Skechers USA Inc. is trying on new shoes.
The Manhattan Beach-based company, which four years ago was the darling of Wall Street with its hot, skateboard-inspired footwear, is offering up a slew of product lines in an effort to rev up sales and investor interest.
Its stock was trading at $40 a share in 2001. But in the shoe business, customers' fickle preferences can quickly make or break a company. By 2003, the stock had skidded toward $5.
Since then, the company has updated the look of its shoes to make them more appealing to its core customers of teenagers and young adults.
Skechers, which is now trading above $13 a share, recently inked a deal with Robertson Boulevard boutique Kitson to sell that store's branded shoes. The company is also rolling out urban brands 310 Motoring, Unlimited by Marc Ecko and Red by Marc Ecko to more stores nationwide.
The newest brands have the potential to extend Skechers' reach into boutiques and high-end department stores, where Kitson shoes will be sold, as well as mass footwear retailers such as Foot Locker Inc. and Finish Line Inc., where Skechers has little presence. The company is marketing Hurricane by 310, an athletic shoe under the 310 Motoring label, to Foot Locker and Finish Line retail stores for the holiday season.
"As each of these brands gain market share and consumer acceptance, Skechers believes they will continue to positively impact its domestic sales," David Weinberg, the company's chief financial officer, said during the third-quarter conference call.
Some of the troubles have been self-inflicted. The company dabbled in Britney Spears products that got mired in litigation, and it peddled designer footwear brands Michelle K and Mark Nason that saw a sales pickup in the third quarter but only after two years of slow growth.
Investors remain wary, especially after the company's disappointing fourth-quarter outlook, in which it anticipates earnings of 2 cents to 7 cents per share. Analyst expectations are 6 cents per share.
Despite investor reaction, Skechers' business appears basically healthy. Four out of six analysts covering the company have a "buy" or "strong buy" rating.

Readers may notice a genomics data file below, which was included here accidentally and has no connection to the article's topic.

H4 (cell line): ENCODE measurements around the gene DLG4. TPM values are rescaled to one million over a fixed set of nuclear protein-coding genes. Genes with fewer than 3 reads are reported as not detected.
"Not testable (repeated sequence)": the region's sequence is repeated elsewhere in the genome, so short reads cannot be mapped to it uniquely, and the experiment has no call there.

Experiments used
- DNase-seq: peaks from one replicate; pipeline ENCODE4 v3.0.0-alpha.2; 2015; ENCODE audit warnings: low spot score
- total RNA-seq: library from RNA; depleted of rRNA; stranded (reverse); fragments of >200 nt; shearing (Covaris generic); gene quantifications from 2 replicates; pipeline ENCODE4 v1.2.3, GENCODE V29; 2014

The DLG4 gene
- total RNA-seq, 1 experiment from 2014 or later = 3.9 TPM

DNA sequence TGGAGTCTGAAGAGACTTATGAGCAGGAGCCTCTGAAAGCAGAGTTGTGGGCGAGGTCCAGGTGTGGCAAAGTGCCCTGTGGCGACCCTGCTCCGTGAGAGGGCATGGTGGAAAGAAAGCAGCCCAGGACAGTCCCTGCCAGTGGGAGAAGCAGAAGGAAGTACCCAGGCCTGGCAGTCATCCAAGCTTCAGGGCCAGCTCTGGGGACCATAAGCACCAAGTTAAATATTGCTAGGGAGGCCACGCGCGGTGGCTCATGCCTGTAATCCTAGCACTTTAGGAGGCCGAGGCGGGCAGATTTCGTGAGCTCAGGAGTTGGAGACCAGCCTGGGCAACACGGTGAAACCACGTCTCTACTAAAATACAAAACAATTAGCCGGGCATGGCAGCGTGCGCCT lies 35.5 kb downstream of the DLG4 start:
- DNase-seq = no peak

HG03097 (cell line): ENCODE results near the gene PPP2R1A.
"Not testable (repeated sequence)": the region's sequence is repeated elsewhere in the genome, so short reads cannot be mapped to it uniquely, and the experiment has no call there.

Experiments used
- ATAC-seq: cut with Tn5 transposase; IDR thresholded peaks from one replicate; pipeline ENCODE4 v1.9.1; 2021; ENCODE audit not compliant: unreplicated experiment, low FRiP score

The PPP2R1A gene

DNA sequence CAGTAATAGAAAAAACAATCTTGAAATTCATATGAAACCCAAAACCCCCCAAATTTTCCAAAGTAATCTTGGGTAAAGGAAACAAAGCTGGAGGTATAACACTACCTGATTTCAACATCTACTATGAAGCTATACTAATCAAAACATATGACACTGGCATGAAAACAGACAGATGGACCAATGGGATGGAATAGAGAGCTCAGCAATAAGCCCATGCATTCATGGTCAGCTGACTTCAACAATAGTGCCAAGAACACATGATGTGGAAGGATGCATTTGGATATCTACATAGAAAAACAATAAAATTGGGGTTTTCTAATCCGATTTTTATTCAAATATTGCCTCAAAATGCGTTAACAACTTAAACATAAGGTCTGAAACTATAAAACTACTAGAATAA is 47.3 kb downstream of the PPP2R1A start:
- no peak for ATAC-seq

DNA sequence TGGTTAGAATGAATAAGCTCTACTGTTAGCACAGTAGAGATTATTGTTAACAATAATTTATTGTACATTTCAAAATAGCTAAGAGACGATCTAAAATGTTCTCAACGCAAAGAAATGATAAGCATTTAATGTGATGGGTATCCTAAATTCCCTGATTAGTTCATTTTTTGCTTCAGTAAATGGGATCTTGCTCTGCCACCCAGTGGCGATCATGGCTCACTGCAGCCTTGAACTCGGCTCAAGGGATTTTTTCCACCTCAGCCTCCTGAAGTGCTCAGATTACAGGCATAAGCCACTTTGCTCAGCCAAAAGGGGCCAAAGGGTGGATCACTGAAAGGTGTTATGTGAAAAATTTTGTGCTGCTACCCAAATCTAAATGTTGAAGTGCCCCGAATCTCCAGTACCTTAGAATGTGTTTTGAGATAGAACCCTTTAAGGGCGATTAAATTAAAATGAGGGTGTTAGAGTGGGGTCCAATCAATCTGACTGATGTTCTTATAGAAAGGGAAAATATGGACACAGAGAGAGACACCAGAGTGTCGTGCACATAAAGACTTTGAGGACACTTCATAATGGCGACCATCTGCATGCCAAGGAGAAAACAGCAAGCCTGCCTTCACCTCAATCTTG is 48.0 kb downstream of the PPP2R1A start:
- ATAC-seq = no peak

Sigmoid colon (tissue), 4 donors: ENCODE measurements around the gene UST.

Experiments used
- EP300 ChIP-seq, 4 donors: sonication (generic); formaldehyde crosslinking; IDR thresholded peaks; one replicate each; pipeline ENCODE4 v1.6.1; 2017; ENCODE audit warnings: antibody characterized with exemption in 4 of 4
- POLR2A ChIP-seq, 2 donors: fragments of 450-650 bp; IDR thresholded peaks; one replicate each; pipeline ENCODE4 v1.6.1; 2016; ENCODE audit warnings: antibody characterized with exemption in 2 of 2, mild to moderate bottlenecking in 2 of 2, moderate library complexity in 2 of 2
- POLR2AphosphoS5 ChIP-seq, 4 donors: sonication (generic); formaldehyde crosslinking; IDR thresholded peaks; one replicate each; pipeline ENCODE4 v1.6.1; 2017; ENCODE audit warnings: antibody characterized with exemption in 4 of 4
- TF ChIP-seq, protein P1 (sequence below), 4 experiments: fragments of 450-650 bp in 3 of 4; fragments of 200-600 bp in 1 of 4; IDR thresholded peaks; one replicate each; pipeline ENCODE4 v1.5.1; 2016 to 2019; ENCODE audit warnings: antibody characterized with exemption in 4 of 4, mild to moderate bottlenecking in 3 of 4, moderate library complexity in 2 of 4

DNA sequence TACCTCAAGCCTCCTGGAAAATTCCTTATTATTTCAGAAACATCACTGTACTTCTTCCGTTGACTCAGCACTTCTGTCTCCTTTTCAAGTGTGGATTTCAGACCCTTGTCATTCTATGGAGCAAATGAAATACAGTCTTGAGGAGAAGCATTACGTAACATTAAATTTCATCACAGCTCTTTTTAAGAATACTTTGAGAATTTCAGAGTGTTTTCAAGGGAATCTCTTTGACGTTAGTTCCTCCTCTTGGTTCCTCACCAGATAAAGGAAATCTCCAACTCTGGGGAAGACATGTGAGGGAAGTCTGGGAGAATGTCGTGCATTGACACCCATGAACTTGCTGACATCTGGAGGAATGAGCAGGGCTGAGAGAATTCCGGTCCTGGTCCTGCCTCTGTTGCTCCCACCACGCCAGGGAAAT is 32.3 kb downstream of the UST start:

Some of the newer brands are off to good starts. In its third-quarter conference call, the company attributed a jump of more than 5 percent in domestic wholesale revenue partly to 310 Motoring, Unlimited by Marc Ecko and Red by Marc Ecko.
Deena Friedman, an analyst with Brean Murray & Co. Inc., forecasts that the new brands will generate $50 million in revenues this year. That's only a fraction of the $926 million racked up last year, but Skechers is still widening the urban brands' store base and building consumer awareness.
"The non-Skechers brands are significant growth opportunities as they gain additional distribution," Friedman wrote in a research note.
The stylized, car-inspired look of 310 Motoring shoes is aimed at young African-American and Hispanic males. The suggested retail price is $95 to $150.
To make the shoes credible to these customers, Skechers has signed on hip-hop artist The Game to market his own 310 Motoring line. (Skechers' frequently taps celebrities in its ads, and "American Idol" winner Carrie Underwood hawks Skechers-brand shoes.)
"If you can capture those particular consumers, they have a tendency to be leading edge and other kids mimic whatever the fashion that those particular shoppers are looking for a season or two down the road," said John Shanley, an analyst with Susquehanna Financial Group.
Shanley noted that the new brand could be big sellers at mass retailer Foot Locker. "There wasn't much of a relationship between Skechers and the world's largest footwear retailer. That is where it has been very crucial for them," he said. "If you can capture those particular consumers, they have a tendency to be leading edge."
The Kitson shoes, which are expected to hit shelves this quarter in the $85-$95 price range, are designed to appeal to young women shoppers who follow fashion magazines and celebrity trends. The buzz factor may draw customers to Skechers that previously wouldn't consider picking up the company's shoes.
"As these brands gain traction, it could mean additional exposure for the core Skechers brand," Friedman wrote.
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